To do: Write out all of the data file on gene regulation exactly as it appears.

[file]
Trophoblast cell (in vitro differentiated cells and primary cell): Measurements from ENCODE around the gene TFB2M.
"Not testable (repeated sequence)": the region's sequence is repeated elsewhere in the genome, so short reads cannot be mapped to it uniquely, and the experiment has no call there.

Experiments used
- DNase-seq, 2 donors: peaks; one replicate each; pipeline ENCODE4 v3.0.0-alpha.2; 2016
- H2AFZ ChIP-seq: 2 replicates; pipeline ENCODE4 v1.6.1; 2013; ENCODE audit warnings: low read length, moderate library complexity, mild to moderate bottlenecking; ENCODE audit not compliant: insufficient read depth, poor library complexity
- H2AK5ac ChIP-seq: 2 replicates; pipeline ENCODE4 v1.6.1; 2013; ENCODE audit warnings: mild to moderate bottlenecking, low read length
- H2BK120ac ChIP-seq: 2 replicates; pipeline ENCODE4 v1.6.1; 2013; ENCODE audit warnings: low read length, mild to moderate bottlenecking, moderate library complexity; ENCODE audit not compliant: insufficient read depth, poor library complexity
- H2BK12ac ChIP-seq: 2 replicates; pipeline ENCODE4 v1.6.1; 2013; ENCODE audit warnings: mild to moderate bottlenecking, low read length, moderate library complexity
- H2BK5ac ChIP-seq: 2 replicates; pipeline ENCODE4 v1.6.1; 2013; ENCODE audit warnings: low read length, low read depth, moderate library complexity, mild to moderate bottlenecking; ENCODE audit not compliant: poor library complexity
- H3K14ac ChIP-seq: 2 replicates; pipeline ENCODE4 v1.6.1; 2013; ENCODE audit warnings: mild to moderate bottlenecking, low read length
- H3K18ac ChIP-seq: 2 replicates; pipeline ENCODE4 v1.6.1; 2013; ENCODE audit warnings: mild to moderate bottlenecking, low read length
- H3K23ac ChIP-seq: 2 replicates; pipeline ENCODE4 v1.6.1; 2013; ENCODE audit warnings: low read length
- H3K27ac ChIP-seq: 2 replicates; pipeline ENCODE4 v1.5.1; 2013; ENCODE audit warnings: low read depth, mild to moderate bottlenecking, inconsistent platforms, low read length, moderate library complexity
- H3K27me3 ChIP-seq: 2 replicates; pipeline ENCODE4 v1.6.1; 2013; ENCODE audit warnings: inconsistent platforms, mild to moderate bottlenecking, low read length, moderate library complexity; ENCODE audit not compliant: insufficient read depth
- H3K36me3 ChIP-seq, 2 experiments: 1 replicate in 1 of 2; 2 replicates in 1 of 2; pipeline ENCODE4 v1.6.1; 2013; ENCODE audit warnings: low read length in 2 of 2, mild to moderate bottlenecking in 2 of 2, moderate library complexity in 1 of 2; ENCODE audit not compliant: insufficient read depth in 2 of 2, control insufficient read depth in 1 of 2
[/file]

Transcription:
Trophoblast cell (in vitro differentiated cells and primary cell): Measurements from ENCODE around the gene TFB2M.
"Not testable (repeated sequence)": the region's sequence is repeated elsewhere in the genome, so short reads cannot be mapped to it uniquely, and the experiment has no call there.

Experiments used
- DNase-seq, 2 donors: peaks; one replicate each; pipeline ENCODE4 v3.0.0-alpha.2; 2016
- H2AFZ ChIP-seq: 2 replicates; pipeline ENCODE4 v1.6.1; 2013; ENCODE audit warnings: low read length, moderate library complexity, mild to moderate bottlenecking; ENCODE audit not compliant: insufficient read depth, poor library complexity
- H2AK5ac ChIP-seq: 2 replicates; pipeline ENCODE4 v1.6.1; 2013; ENCODE audit warnings: mild to moderate bottlenecking, low read length
- H2BK120ac ChIP-seq: 2 replicates; pipeline ENCODE4 v1.6.1; 2013; ENCODE audit warnings: low read length, mild to moderate bottlenecking, moderate library complexity; ENCODE audit not compliant: insufficient read depth, poor library complexity
- H2BK12ac ChIP-seq: 2 replicates; pipeline ENCODE4 v1.6.1; 2013; ENCODE audit warnings: mild to moderate bottlenecking, low read length, moderate library complexity
- H2BK5ac ChIP-seq: 2 replicates; pipeline ENCODE4 v1.6.1; 2013; ENCODE audit warnings: low read length, low read depth, moderate library complexity, mild to moderate bottlenecking; ENCODE audit not compliant: poor library complexity
- H3K14ac ChIP-seq: 2 replicates; pipeline ENCODE4 v1.6.1; 2013; ENCODE audit warnings: mild to moderate bottlenecking, low read length
- H3K18ac ChIP-seq: 2 replicates; pipeline ENCODE4 v1.6.1; 2013; ENCODE audit warnings: mild to moderate bottlenecking, low read length
- H3K23ac ChIP-seq: 2 replicates; pipeline ENCODE4 v1.6.1; 2013; ENCODE audit warnings: low read length
- H3K27ac ChIP-seq: 2 replicates; pipeline ENCODE4 v1.5.1; 2013; ENCODE audit warnings: low read depth, mild to moderate bottlenecking, inconsistent platforms, low read length, moderate library complexity
- H3K27me3 ChIP-seq: 2 replicates; pipeline ENCODE4 v1.6.1; 2013; ENCODE audit warnings: inconsistent platforms, mild to moderate bottlenecking, low read length, moderate library complexity; ENCODE audit not compliant: insufficient read depth
- H3K36me3 ChIP-seq, 2 experiments: 1 replicate in 1 of 2; 2 replicates in 1 of 2; pipeline ENCODE4 v1.6.1; 2013; ENCODE audit warnings: low read length in 2 of 2, mild to moderate bottlenecking in 2 of 2, moderate library complexity in 1 of 2; ENCODE audit not compliant: insufficient read depth in 2 of 2, control insufficient read depth in 1 of 2